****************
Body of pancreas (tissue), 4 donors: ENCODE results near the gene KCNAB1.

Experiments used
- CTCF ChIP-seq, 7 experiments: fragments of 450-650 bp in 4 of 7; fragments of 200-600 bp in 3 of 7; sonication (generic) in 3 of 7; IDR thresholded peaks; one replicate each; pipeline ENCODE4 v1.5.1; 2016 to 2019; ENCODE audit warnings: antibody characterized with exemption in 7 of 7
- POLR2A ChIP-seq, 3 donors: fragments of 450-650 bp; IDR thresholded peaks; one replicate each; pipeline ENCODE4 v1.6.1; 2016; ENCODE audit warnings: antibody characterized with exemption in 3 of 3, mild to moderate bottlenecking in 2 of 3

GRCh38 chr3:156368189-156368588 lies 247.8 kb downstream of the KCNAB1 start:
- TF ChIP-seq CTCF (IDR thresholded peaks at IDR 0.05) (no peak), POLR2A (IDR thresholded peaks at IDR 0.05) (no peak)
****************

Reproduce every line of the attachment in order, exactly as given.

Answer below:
Body of pancreas (tissue), 4 donors: ENCODE results near the gene KCNAB1.

Experiments used
- CTCF ChIP-seq, 7 experiments: fragments of 450-650 bp in 4 of 7; fragments of 200-600 bp in 3 of 7; sonication (generic) in 3 of 7; IDR thresholded peaks; one replicate each; pipeline ENCODE4 v1.5.1; 2016 to 2019; ENCODE audit warnings: antibody characterized with exemption in 7 of 7
- POLR2A ChIP-seq, 3 donors: fragments of 450-650 bp; IDR thresholded peaks; one replicate each; pipeline ENCODE4 v1.6.1; 2016; ENCODE audit warnings: antibody characterized with exemption in 3 of 3, mild to moderate bottlenecking in 2 of 3

GRCh38 chr3:156368189-156368588 lies 247.8 kb downstream of the KCNAB1 start:
- TF ChIP-seq CTCF (IDR thresholded peaks at IDR 0.05) (no peak), POLR2A (IDR thresholded peaks at IDR 0.05) (no peak)